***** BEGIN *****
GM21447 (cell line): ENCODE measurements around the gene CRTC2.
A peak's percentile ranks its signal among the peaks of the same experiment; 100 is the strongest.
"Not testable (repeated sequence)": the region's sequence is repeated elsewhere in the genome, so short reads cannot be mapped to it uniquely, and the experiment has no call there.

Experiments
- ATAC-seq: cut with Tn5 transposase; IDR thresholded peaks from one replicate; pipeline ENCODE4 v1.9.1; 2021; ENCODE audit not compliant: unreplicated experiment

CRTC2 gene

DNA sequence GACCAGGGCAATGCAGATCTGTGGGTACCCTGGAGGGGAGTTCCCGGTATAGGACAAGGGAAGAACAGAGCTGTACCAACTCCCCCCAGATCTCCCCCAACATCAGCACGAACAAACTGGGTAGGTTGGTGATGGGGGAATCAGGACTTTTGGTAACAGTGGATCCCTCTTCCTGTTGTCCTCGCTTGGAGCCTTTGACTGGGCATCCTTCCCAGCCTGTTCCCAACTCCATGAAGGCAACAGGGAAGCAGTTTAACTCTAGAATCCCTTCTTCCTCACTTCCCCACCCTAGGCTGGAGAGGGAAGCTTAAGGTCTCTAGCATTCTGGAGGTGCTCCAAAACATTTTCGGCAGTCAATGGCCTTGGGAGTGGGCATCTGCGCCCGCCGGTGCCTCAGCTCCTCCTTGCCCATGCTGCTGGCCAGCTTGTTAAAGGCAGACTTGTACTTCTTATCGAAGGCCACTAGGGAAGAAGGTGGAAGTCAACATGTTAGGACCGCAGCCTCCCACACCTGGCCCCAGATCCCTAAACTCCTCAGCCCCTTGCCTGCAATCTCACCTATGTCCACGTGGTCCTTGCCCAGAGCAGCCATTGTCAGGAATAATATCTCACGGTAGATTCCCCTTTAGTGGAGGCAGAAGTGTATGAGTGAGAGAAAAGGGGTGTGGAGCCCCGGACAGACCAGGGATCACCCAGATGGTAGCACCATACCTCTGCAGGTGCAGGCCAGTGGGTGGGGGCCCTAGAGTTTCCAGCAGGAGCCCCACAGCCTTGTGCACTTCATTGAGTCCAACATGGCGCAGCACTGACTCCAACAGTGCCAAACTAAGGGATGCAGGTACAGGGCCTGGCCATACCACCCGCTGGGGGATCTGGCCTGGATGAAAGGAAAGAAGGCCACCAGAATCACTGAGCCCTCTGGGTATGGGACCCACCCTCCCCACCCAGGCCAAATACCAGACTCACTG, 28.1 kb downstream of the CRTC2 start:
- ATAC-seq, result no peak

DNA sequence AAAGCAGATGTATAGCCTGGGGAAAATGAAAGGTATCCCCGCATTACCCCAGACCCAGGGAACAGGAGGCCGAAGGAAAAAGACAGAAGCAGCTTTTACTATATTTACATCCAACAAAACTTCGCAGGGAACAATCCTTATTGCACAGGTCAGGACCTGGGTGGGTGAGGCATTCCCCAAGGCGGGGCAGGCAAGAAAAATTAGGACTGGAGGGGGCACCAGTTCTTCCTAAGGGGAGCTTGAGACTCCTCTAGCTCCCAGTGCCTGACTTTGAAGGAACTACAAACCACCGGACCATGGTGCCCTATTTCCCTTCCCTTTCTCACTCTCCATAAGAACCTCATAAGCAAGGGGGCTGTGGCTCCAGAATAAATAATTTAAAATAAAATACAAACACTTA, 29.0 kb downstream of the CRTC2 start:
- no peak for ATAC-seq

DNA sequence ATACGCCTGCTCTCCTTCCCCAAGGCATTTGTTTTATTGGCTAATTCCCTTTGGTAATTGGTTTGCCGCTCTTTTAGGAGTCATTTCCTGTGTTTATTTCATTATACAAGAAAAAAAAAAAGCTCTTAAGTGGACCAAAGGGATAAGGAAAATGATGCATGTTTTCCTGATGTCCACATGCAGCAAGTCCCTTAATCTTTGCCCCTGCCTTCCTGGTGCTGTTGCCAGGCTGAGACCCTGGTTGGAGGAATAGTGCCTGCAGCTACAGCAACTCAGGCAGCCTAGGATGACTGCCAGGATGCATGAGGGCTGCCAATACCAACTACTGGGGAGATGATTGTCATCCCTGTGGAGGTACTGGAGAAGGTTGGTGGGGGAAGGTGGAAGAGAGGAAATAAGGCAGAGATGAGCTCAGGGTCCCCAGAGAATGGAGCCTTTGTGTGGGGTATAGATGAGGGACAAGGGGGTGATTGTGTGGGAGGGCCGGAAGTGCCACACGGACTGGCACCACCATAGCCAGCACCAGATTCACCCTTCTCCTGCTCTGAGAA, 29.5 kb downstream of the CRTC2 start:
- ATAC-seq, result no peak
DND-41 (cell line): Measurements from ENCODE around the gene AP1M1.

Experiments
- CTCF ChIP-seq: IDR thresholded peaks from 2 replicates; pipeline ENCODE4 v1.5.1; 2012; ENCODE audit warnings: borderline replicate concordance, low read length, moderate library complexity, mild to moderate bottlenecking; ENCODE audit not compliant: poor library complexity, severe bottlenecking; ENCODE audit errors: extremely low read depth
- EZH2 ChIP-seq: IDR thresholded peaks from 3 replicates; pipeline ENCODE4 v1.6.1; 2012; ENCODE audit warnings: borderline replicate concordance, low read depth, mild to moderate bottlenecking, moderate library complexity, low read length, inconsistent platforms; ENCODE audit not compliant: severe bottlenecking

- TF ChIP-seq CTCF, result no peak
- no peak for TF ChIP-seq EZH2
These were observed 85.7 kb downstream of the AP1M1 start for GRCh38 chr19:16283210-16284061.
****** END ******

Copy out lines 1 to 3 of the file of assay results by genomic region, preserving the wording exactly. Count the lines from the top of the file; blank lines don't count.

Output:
GM21447 (cell line): ENCODE measurements around the gene CRTC2.
A peak's percentile ranks its signal among the peaks of the same experiment; 100 is the strongest.
"Not testable (repeated sequence)": the region's sequence is repeated elsewhere in the genome, so short reads cannot be mapped to it uniquely, and the experiment has no call there.